I want to impress the boss.
peter at engcorp.com
Mon Oct 16 15:10:20 CEST 2000
Marty Backe wrote:
> How do you possibly hope to convince anyone about using Python when
> you can't even use it? Don't rush these things or you'll just end up
> looking bad. Let yourself slowly mature with the language, using it
> for your own tools along the way. With time it'll become natural to
> use it for particular projects, and you'll have management support
> (within reason anyway).
> What's the mad rush all about? Python isn't going anywhere.
Hmmm... let's see. "Mad rush"? Nothing in the poster's inquiry implies
a rush at all. Perhaps you mistook the phrase "quick and dirty" as
implying he was in a rush. It didn't look to me like he was really in a
rush, just in a void of information about COM (and what else is new?).
As for the comment "when you can't even use it?", I would point out that
the poster also does not imply that he can't use Python at all. Perhaps
you didn't really read the question, which was really asking about
Python's COM support. How many of us, even after using Python for
months or years, can answer his question? You? Me? I know I can't.
Couldn't you provide a helpful answer instead of a flame?
Mike Fletcher's helpful answer demonstrated that (a) most people in this
forum are willing to help, not criticize, (b) Python once again rules in
easily acting as "glue", (c) there's probably no need to "slowly mature"
with this language, since you can achieve great results (even in a mad
rush) if you set yourself a challenging goal. Python is not your
father's scripting language.
Our first project with Python involved using it to control two signal
generators and a spectrum analyzer, and perform an "intermodulation
test" on an amplifier module, with the results shown in a little Tk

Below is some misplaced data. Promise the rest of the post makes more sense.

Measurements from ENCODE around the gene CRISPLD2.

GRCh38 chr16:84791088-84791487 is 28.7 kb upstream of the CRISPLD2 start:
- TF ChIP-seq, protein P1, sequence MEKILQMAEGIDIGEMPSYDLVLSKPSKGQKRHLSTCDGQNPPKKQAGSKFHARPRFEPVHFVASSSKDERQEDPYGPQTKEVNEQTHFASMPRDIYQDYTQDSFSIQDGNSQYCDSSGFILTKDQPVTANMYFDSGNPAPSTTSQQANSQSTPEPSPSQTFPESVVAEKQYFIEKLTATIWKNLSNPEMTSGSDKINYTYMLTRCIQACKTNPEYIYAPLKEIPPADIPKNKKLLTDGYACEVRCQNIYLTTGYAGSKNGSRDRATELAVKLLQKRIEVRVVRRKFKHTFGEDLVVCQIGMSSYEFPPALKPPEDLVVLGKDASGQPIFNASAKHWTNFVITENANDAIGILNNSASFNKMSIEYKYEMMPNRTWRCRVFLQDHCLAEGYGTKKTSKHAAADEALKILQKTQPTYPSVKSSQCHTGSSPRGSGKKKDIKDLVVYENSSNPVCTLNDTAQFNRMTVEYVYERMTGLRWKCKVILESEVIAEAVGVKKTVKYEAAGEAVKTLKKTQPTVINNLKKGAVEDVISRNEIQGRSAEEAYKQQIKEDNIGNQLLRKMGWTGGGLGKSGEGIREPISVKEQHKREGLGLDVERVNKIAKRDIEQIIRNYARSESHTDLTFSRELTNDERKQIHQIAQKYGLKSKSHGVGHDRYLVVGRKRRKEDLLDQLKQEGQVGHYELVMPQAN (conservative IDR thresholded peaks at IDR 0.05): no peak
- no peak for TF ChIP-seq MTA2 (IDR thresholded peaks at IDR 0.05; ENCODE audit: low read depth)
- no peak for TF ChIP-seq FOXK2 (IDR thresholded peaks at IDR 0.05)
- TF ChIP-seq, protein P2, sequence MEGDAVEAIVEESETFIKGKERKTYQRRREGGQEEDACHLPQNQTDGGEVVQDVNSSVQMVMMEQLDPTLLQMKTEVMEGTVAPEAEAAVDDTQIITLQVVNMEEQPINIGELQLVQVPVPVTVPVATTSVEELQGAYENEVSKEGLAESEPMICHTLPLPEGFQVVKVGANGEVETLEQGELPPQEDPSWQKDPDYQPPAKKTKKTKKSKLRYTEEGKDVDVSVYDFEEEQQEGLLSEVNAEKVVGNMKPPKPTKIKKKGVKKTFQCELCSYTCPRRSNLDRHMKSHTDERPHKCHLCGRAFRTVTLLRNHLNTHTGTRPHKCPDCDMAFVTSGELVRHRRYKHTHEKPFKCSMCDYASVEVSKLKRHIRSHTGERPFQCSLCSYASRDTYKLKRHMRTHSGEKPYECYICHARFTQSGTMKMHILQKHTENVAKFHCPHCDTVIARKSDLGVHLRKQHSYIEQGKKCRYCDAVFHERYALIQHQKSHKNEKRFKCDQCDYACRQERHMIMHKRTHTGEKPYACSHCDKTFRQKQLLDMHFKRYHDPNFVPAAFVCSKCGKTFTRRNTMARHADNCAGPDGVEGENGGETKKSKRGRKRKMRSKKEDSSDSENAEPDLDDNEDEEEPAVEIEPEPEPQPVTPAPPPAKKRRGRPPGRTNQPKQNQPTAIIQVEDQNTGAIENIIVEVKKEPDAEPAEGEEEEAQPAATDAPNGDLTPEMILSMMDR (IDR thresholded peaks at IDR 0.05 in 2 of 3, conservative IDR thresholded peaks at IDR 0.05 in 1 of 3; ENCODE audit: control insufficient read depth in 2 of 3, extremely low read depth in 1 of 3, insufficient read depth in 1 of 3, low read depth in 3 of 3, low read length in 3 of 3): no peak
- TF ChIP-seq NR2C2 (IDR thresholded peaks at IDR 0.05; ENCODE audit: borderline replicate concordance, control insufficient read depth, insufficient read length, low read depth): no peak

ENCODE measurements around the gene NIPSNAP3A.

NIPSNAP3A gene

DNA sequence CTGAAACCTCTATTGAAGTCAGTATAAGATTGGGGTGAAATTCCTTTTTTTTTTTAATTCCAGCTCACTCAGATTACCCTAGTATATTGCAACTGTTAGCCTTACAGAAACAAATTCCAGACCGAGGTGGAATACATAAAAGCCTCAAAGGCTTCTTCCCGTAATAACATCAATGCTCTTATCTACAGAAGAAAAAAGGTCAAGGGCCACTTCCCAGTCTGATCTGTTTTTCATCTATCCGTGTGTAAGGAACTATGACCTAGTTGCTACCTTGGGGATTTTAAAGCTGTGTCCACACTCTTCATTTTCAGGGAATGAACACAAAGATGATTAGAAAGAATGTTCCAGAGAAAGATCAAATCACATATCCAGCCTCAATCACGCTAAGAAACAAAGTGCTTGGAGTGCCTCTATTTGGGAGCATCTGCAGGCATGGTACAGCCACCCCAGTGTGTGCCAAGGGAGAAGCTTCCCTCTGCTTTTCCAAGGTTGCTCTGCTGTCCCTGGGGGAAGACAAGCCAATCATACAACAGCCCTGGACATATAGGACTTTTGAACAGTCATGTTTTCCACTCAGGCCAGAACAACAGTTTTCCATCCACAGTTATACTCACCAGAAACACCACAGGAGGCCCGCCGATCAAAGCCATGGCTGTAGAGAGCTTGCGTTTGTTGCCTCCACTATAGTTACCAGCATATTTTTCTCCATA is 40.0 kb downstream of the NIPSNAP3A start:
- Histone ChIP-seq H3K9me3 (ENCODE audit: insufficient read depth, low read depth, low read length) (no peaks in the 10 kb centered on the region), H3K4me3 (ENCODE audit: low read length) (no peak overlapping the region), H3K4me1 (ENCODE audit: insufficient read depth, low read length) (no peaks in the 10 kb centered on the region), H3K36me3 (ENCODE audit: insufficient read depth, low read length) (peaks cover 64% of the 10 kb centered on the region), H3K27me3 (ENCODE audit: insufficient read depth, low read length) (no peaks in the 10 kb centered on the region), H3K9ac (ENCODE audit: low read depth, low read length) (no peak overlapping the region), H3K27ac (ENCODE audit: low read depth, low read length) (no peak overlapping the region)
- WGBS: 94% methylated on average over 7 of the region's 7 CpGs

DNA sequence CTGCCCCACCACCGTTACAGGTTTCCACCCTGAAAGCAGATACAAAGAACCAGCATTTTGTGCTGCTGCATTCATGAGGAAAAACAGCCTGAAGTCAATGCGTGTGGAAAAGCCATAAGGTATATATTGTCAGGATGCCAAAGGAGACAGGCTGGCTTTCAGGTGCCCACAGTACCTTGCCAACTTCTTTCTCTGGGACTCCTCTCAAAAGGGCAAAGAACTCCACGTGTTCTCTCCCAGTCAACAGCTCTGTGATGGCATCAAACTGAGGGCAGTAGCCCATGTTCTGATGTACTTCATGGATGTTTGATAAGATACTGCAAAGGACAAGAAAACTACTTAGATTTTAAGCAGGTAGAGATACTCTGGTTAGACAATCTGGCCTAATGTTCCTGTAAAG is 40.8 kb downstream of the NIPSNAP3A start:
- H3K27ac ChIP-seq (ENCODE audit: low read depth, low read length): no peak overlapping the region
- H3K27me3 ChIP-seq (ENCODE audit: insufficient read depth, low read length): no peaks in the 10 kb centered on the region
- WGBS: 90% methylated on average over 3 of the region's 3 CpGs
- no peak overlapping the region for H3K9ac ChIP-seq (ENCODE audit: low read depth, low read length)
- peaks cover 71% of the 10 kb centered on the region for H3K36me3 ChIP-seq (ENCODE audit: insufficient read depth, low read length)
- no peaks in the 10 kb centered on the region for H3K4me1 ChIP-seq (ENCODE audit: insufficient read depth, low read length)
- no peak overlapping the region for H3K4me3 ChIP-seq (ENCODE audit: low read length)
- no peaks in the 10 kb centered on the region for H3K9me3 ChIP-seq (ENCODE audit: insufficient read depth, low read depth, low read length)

window. This was in January. If we'd "slowly matured" with Python we'd
probably still be wasting time writing 4DOS scripts and little C
utilities, rather than having all the fun we've had using Python for
challenging and useful projects since then. Instead, we convincingly
demonstrated the utility of the language for non-trivial applications,
and gained an unreasonable level of management support early on. So
there, too. :-)
> On Mon, 16 Oct 2000 04:15:05 GMT, chrisgarland at i-rocket.net wrote:
> >I'm new to Python and am trying to get my company to adopt it as
> >a 'quick and dirty' glue tool. I would like to assemble a
> >demonstration for my boss that would undeniably convince him. What I'd
> >like to do is
> >get Python to:
> >- Ask the user what project they'd like updated.
> >- Open Visual Source Safe (VSS) and move the projects files into a
> >newly created directory.
> >- Run and record a checksum over every file in the directory.
> >- Open the project's Word document and have the appropriate table
> >update the checksums.
> >I bought a copy of "Python Programming on Win32" which has helped speed
> >me along but I still need help.
> >- Where could I find a full set of commands that I can issue to Word
> >from Python?
> >- Is there a COM interface to VSS? or can I issue 'DOS prompt' like
> >commands to VSS to get it to release its files to me.
> >Thanks, ANY help would be helpful.
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